Anyone who doubts how important developing applications for the iPhone is to Apple needs only to look at the upcoming Worldwide Developers Conference (WWDC) session schedule. The iPhone accounts for almost one-third of the total sessions hosted by Apple during the five-day event, which takes place in San Francisco starting on June 9.
Released to developers earlier this year, Apple is now on its sixth beta version of the iPhone Sofware Development Kit (SDK), which lets developers create native applications for the iPhone. The sessions at WWDC are designed to aid those developers by giving them information from and access to the people responsible for creating the SDK — Apple’s engineers.
When Apple first launched the iPhone, the only sanctioned way to write software for the device was as a Web application, accessed via the iPhone’s Safari Web browser. However, four months later, Apple relented and announced it would release an SDK for native iPhone development.
iPhone sessions at WWDC include designing applications with Interface Builder, user interface design, game development, multi-touch events and gestures, text input, networking, and integration of technologies like Apple’s Address Book API.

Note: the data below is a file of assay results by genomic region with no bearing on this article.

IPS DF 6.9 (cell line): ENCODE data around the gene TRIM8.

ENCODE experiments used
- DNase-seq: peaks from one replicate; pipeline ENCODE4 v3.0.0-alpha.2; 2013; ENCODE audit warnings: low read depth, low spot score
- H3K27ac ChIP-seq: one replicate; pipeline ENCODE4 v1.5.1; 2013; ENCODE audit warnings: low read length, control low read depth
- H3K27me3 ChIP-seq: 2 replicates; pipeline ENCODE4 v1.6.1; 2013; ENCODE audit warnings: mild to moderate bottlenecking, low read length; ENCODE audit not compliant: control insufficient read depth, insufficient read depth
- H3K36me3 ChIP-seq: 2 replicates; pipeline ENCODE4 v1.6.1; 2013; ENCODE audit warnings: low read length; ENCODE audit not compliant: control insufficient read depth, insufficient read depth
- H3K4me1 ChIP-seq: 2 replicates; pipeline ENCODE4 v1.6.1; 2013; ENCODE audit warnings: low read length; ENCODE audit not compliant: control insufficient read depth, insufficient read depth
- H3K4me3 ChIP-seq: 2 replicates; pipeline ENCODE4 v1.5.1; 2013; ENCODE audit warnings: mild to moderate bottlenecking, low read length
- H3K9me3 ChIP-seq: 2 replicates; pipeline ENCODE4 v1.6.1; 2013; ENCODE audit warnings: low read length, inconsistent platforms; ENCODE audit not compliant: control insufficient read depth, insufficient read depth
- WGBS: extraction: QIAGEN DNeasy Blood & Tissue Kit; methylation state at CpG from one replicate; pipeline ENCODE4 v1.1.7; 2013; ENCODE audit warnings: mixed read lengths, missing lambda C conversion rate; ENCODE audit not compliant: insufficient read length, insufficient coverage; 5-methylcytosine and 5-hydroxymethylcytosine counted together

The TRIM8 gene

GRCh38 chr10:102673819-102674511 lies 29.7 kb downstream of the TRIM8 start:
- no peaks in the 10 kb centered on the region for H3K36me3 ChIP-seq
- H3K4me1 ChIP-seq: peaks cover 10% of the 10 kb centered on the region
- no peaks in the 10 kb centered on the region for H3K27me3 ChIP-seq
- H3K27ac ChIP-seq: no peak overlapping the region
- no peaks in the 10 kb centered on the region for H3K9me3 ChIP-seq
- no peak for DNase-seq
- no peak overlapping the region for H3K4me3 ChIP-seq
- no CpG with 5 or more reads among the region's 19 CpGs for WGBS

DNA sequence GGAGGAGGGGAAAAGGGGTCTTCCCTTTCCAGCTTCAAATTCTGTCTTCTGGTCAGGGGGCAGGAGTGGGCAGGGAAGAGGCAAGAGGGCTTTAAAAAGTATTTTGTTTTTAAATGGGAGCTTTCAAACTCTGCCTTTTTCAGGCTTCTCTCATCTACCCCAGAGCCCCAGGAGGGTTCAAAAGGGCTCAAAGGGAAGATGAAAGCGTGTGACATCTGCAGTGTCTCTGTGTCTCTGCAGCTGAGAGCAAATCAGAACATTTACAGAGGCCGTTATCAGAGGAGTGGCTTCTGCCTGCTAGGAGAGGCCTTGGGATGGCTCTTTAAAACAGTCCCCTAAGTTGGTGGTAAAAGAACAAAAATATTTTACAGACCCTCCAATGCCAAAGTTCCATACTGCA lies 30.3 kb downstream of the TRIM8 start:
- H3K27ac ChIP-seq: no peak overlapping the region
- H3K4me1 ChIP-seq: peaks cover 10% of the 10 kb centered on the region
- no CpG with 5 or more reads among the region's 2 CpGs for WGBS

Although the iPhone is a hot topic for WWDC, Apple isn’t putting all its focus on the device. More than 50 percent of the tracks at WWDC 2008 are on Mac development.
From advanced media application development to Cocoa tips and tricks, Apple is putting on a full schedule for its Mac developers. Developers also have the opportunity to take a class on developing plug-ins for Aperture, Apple’s professional photography workflow software.
Sync services, Spotlight, Quick Look, USB, FireWire, Ruby on Rails, networking, and media integration will all be part of this year’s sessions for Mac developers.
Not to be left out, Apple will also have some sessions focused on IT. Topics includebBest practices for migration of OS X Server, large scale deployments of Xsan, iCal Server services, and deploying Final Cut Server.